As a lifelong jazz buff I was eager to see I Called Him Morgan to learn more about one of my favorite trumpeters, Lee Morgan. His recordings from the 1950s and 60s still sound vibrant and fresh today. I couldn’t have anticipated that Swedish filmmaker Kasper Collin would provide such a personal and moving portrait of the musician, who died at age 33. He was able to interview a number of Morgan’s colleagues, but he hit pay dirt when he located several people who knew Morgan’s wife in her final years. One of them found her so compelling he recorded an audio interview with her (with no particular purpose in mind) more than forty years ago. Mind you, this is the same woman who shot Morgan dead in a Manhattan nightclub!
Helen Morgan, who fell in love with Lee, managed his career, and helped him overcome a frightful heroin addiction, winds up narrating much of the film. I Called Him Morgan is full of such surprises and offers an unusually intimate look at its subject’s life and career. (Incidentally, many of the interviews were photographed by Bradford Young, the cinematographer whose career is soaring since working on Selma and Arrival.)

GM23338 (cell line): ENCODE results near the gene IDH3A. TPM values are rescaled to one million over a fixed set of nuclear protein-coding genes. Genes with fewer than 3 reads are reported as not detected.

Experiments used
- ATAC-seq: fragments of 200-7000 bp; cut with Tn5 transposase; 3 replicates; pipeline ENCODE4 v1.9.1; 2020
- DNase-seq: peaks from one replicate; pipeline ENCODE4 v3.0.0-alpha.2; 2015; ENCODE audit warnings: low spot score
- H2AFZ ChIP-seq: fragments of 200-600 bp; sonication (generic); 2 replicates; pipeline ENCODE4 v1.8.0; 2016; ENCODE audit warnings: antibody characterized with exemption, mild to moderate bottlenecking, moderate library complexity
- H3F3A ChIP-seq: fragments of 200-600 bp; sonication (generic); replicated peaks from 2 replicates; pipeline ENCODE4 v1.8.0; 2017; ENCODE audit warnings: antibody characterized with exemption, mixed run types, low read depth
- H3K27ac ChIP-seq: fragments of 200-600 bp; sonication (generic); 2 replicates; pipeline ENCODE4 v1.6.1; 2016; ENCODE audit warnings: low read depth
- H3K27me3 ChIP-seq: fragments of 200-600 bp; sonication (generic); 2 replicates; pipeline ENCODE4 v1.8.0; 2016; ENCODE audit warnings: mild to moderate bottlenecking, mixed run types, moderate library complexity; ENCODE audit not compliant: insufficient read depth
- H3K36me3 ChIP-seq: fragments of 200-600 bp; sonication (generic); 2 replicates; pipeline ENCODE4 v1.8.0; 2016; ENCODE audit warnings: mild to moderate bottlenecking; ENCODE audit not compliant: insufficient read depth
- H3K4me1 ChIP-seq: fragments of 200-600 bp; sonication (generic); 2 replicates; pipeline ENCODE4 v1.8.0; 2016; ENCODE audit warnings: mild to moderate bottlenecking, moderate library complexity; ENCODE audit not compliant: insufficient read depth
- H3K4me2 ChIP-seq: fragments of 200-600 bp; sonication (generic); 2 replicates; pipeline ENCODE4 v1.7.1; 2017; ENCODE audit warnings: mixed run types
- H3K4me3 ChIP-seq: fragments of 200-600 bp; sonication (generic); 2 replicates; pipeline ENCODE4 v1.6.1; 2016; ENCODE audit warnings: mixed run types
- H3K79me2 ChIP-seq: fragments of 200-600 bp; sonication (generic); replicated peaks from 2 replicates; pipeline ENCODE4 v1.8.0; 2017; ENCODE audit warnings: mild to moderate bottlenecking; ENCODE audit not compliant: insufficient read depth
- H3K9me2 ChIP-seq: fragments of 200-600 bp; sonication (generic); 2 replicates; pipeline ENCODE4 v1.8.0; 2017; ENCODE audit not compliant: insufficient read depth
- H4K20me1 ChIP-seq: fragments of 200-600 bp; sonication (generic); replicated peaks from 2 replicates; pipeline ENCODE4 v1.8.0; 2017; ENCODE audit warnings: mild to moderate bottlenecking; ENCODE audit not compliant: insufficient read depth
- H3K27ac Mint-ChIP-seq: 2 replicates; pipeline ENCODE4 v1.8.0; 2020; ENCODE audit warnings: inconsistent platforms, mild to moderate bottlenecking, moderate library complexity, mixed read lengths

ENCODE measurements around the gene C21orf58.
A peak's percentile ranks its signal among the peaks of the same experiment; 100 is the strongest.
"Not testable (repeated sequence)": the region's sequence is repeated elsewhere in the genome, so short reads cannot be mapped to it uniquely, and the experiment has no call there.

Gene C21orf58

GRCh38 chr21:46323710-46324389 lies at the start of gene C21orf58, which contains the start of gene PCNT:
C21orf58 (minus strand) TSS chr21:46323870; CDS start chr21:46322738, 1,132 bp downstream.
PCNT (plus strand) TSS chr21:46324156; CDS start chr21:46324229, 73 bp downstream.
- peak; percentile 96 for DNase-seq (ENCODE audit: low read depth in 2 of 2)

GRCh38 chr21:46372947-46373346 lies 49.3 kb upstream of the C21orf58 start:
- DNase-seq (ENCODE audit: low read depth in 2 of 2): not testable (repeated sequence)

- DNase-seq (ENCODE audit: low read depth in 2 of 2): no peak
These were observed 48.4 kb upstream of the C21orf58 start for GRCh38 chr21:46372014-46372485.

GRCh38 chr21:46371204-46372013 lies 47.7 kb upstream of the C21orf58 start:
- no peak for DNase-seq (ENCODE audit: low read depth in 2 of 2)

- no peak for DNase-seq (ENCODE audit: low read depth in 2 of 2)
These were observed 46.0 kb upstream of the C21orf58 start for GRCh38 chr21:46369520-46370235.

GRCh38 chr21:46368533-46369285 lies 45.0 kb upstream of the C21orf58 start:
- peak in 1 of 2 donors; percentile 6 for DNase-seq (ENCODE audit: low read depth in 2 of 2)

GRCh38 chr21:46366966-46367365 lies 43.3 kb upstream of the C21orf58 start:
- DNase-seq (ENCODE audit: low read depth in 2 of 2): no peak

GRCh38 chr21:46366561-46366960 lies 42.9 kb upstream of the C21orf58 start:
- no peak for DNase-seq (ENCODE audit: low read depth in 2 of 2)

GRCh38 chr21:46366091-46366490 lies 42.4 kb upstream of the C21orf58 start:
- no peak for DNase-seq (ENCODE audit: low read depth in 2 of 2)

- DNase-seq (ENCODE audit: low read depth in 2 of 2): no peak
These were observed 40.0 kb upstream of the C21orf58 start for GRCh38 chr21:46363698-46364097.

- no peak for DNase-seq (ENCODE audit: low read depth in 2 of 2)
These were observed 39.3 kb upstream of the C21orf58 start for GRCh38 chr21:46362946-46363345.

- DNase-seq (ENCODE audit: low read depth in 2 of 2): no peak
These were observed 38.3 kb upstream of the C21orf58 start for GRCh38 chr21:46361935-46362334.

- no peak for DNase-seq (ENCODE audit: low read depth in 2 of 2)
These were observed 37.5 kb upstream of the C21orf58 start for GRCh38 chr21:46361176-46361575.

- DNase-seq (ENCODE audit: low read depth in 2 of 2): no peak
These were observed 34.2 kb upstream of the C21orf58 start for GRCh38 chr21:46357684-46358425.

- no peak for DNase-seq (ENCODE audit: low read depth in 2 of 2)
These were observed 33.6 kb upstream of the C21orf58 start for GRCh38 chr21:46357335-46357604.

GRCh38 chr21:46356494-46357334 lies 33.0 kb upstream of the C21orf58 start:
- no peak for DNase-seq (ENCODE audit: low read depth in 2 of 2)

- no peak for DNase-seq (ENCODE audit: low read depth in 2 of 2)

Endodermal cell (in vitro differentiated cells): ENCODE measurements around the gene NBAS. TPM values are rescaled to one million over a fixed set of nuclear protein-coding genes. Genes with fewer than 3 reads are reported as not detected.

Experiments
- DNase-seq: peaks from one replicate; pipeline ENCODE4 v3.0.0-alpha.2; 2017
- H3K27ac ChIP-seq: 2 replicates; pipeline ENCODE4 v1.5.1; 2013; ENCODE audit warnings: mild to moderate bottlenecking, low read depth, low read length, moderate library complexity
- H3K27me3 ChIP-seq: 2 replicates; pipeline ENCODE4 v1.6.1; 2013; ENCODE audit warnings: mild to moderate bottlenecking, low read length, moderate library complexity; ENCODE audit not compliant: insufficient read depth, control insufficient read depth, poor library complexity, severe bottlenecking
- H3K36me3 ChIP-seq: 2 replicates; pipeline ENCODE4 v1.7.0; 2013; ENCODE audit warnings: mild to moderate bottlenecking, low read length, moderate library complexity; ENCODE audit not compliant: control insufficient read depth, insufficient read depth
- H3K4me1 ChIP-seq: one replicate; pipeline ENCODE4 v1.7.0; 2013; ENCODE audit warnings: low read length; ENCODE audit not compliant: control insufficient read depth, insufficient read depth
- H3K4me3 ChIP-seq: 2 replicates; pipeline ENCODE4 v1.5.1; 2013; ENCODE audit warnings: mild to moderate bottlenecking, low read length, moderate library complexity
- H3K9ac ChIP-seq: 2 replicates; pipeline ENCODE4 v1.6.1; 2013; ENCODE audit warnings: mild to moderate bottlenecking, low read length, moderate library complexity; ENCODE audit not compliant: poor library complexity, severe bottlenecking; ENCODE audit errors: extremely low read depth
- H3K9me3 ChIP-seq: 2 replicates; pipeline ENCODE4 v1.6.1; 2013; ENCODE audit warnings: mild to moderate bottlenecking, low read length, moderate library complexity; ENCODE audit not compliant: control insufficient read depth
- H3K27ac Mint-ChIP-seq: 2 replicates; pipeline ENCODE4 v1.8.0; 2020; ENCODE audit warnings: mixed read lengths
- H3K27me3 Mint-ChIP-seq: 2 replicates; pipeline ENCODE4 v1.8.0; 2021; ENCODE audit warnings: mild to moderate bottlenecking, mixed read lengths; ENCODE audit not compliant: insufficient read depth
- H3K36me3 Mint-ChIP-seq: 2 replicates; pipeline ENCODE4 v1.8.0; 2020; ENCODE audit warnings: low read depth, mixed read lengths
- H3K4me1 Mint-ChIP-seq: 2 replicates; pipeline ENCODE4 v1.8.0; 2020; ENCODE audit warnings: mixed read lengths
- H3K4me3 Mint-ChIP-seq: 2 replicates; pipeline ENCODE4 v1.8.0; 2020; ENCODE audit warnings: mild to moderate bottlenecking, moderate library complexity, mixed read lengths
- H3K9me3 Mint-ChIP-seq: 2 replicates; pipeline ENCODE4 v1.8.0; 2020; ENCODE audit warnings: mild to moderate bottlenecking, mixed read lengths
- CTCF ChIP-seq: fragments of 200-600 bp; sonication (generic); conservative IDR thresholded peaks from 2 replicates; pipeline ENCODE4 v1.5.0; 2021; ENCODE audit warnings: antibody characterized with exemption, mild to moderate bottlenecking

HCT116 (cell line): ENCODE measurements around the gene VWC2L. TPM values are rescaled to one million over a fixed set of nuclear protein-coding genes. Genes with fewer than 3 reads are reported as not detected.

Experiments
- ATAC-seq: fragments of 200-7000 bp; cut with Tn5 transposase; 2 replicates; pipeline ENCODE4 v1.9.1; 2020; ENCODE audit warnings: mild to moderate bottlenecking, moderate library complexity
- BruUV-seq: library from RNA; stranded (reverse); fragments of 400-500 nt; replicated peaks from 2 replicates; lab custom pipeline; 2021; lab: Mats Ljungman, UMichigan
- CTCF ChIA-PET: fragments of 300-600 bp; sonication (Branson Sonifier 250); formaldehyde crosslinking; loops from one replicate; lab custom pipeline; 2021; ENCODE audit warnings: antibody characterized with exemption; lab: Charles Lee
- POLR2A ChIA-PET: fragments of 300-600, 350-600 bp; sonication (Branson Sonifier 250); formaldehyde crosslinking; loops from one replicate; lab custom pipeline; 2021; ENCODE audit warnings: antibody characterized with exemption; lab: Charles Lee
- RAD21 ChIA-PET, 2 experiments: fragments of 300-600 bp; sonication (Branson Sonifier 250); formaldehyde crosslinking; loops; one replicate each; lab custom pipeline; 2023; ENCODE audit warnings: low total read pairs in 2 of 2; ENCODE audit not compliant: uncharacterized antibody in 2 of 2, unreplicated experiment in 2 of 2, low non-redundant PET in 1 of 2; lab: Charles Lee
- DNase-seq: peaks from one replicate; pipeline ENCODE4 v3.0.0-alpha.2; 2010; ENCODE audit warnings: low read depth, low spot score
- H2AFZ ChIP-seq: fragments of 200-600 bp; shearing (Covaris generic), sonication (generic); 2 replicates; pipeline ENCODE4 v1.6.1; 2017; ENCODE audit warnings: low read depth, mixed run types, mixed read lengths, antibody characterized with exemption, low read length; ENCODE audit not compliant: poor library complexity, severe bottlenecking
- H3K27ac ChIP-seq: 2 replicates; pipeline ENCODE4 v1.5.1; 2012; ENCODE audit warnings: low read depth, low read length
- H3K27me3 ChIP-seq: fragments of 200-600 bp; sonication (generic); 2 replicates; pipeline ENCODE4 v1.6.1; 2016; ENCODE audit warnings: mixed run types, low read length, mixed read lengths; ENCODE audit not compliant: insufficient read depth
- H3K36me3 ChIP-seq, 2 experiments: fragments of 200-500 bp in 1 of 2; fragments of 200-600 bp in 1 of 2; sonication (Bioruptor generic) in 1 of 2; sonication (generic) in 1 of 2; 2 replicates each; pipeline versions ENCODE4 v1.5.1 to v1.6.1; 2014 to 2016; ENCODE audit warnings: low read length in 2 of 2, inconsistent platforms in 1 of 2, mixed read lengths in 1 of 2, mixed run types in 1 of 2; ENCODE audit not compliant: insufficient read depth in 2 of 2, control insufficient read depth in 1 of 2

Collin makes especially vivid use of photos taken by Blue Note record producer Francis Wolff during a series of now-classic recording sessions. Their candor and immediacy give you the feeling of being there as Morgan and his cohorts create some of the greatest music of the 20th century. The effect is positively exhilarating.
I Called Him Morgan opens today in Los Angeles at Laemmle’s Monica Film Center in Santa Monica and Laemmle Playhouse 7 in Pasadena, with other cities to follow. You don’t have to love jazz to be drawn into this remarkable story. For more information, click HERE
Another fine documentary, SOUND OF REDEMPTION: THE FRANK MORGAN STORY (2015) has recently been released on DVD by Kino Lorber. This poignant film chronicles the life of a child prodigy whose hero was Charlie Parker. Like Parker, he played the alto sax, and like Parker his life was overtaken by heroin. The film is framed by a tribute concert at San Quentin State Prison, where Morgan spent a number of years. The all-star lineup of musicians who play bebop classics make a visible impact on their audience, especially when young Grace Kelly (who was befriended by Morgan) plays a stunning solo rendition of “Somewhere Over the Rainbow.” Bravo to director NC Heikin, the people close to Frank Morgan who opened up to him on camera, and the jazz greats who play in his honor (George Cables, Delfayo Marsalis, Marvin “Smitty” Smith, Ron Carter, and Mark Gross).
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